Wednesday, February 18, 2009

Cooking on the PCT

What are the cooking options on the PCT?

  1. No stove, no cooking. Lightest option in terms of cookware, and makes the eating process as quick as possible. However, the use of exclusively no-cook food may end up adding weight, since these foods may contain more water. Also, it is somewhat easier to tire of uncooked dry foods. 
  2. Gas stove. Adds a lot of weight: stove + fuel. Finding fuel canisters along the trail may be problematic. Compared to the no stove option, hikers with gas stoves will find themselves carrying approx. 300 or more grams on average. 
  3. Alcohol stove. The stove itself weighs almost nothing, but HEET is sold in bottles that may be heavier than backpackers would like. However, HEET is readily available in nearly all trailside towns. Total average weight of cooking gear could be even more than that of a gas stove setup. The solution would be to obtain small amounts of alcohol at a time (filling up a smaller bottle and pouring out the rest of the HEET that I don't need), keeping the average weight of the stove equipment to 150 grams or less. 
  4. Esbit stove. Stove weighs almost nothing, and fuel tabs, while expensive, are significantly lighter than alcohol. Getting fuel tabs on the trail may be problematic.
  5. Wood stove. The Bush Buddy weighs about 140 grams, which makes it a lighter option than gas or alcohol stoves. It's fun to use, and fuel is unlimited, but cooking time may be greater than with other stoves. Also, hikers have to learn to deal with smoot on their pots. 
  6. Cook fires. Lighter than even a wood stove, but perhaps not as efficient or manageable as a special stove. Soot may be an issue.
Mailing fuel

Here is an excellent article on shipping fuel and combustibles to PCT hikers by mail. Basically, all fuel types can be shipped, but only if certain precautions are kept. This makes it possible to mail smaller amounts of fuel to oneself while on the trail, reducing the average carried weight of one's stove setup significantly.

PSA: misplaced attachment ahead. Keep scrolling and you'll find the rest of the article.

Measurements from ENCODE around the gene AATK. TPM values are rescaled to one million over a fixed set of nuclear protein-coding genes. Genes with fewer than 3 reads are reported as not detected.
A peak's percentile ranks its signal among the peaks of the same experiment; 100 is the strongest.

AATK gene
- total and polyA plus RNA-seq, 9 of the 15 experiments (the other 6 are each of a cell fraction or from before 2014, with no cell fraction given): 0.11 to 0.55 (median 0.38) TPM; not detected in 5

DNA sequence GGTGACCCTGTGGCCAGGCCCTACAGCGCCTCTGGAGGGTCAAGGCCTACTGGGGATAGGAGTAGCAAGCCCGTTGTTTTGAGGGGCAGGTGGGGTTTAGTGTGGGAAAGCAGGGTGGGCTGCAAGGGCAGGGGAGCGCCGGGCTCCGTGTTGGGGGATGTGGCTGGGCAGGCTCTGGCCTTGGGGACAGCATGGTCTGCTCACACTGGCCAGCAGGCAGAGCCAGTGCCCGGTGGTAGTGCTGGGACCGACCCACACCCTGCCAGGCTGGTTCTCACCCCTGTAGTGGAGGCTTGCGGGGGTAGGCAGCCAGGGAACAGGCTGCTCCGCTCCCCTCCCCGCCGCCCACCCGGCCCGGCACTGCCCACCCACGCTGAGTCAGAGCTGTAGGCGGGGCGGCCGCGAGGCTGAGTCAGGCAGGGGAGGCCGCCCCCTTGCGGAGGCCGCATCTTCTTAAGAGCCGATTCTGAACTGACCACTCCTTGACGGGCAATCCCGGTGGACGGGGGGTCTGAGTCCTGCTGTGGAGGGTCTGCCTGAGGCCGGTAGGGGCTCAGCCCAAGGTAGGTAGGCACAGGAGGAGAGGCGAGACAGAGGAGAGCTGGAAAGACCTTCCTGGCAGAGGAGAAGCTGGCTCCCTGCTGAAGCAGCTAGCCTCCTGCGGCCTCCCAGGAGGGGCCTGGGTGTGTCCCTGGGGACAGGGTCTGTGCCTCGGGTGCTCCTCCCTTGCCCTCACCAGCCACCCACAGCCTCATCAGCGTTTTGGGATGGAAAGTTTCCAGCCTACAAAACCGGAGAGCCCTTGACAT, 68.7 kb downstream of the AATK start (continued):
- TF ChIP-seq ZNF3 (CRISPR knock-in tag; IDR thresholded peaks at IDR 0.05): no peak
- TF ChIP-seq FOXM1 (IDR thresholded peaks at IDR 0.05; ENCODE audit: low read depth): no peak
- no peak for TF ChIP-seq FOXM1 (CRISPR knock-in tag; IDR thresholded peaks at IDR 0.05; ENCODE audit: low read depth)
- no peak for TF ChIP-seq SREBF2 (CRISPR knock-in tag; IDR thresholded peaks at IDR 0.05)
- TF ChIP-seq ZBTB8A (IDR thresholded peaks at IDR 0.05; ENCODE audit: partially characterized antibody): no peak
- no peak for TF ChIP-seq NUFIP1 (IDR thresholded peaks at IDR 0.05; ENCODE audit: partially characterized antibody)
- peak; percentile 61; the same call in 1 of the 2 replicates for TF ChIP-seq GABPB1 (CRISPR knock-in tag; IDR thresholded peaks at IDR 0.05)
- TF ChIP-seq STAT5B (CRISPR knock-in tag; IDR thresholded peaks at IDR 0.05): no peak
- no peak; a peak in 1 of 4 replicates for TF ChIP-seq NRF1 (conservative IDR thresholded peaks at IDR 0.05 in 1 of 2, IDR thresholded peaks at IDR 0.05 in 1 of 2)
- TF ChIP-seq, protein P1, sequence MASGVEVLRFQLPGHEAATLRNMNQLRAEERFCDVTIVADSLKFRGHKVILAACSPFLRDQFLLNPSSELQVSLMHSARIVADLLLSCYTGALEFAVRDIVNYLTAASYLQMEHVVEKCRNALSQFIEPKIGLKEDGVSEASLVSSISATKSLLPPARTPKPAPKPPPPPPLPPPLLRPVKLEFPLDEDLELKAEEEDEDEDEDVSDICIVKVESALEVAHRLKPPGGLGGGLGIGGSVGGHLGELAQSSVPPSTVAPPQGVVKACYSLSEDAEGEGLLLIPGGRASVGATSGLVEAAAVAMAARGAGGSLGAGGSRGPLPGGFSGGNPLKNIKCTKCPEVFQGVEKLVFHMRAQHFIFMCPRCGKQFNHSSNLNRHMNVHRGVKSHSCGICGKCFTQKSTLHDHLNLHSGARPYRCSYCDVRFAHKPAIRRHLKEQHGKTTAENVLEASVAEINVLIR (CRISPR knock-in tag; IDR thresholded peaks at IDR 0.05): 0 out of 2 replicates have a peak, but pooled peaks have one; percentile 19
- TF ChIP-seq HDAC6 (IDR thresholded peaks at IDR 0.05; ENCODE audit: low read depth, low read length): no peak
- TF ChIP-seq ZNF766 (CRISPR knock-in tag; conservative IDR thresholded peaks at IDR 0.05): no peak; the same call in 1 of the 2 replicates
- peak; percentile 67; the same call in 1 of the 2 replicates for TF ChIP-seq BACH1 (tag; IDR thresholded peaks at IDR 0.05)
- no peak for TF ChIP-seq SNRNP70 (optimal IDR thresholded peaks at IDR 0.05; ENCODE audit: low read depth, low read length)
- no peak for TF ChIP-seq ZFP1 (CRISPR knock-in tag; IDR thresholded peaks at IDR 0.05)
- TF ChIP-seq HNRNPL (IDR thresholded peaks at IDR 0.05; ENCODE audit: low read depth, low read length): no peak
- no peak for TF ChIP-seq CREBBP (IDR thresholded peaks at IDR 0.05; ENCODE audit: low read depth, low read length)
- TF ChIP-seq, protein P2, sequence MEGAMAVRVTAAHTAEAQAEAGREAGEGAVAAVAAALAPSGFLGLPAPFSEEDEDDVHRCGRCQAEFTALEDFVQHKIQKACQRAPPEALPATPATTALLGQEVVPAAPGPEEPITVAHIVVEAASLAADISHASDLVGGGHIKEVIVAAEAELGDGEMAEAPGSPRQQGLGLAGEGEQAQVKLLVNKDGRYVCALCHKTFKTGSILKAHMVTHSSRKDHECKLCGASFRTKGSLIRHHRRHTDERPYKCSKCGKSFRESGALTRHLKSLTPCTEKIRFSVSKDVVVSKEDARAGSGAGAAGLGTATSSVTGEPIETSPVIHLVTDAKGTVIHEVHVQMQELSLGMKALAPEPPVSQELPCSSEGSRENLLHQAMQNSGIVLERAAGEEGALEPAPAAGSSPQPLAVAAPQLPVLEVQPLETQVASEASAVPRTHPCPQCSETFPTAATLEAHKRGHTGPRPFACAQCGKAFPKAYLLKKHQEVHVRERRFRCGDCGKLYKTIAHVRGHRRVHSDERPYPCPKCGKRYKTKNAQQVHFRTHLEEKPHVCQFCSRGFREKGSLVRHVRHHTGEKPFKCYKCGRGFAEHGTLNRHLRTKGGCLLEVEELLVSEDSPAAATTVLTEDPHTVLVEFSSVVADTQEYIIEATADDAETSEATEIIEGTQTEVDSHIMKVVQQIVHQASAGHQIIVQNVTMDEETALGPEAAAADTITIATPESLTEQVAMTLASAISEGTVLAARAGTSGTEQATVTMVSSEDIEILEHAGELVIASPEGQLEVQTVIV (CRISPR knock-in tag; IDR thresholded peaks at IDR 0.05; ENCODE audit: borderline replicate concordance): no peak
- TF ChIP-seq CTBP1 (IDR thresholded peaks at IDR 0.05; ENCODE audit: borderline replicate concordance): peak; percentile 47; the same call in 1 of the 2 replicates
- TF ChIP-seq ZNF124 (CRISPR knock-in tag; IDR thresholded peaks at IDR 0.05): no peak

My choice

Originally, I needed to make a decision in favor of either my Bush Buddy wood-burning stove, or an alcohol stove which would weigh next to nothing. When I realized that I may have to carry around more HEET fuel at any given time than I needed, I decided to stick with the Bush Buddy. With my MSR Titan 0.85 L pot, my cooking setup would have come to 275 grams. I had also been considering taking my 2 L pot, whose larger size makes cooking big meals easier, as well as using the pot for washing one's body (though I can do a full body wash, including hair, with just a 0.85 L pot). 

Then I did some soul-searching. On the CDT in Colorado, my girlfriend was generally in charge of the cooking (I would usually light and feed the stove). When I'm on my own, I don't have a lot of patience for cooking meals and tend to skip cooking whenever I feel at all rushed. I don't know that I'm going to often feel like taking long breaks specifically to cook, and I'll probably gravitate towards quick-cooking foods anyway. For my needs, 275 grams of cooking gear seems like overkill. 

What I've finally settled on is a single 1 liter pot -- the K-Mart grease strainer (pot) -- which weighs in at 107 grams without the strainer part. It costs $7 and seems to be sold at any K-Mart store. It is superior to the Walmart grease strainer because the lip is rolled outward, not inward, and thus will not catch food. Both pots are made out of aluminum, which is lighter, but somewhat more malleable than titanium. Removing the lid handle, as many people do, saves a trifling 6 grams, but some ease of use is lost, so I put it back on. The pot is wider and lower than my MSR Titan and seems to be a more usable shape for both eating and washing. When I want to make some hot food, I'll build a cook fire and set the sufficiently wide pot across two stones over the fire. If practical, I may carry a few Esbit solid fuel tabs on each section to avoid having to build (and extinguish) fires. Either way, I save about 170 grams of cooking gear and have a setup that better fits my actual needs. Basically, all I need is a pot, and most of the time I won't be heating anything in it. 

My single utensil is a long-handled titanium spoon which weighs 10 g. I love the long handle and find I never need a fork during my backpacking trips anyway. 

I still have some doubts about this decision as I think about my nutritional needs. I've recently discovered some inexpensive dehydrated meals that are full of nutrients, and I can't cook those three times a day on Esbit tablets (expensive!). The jury's still out...

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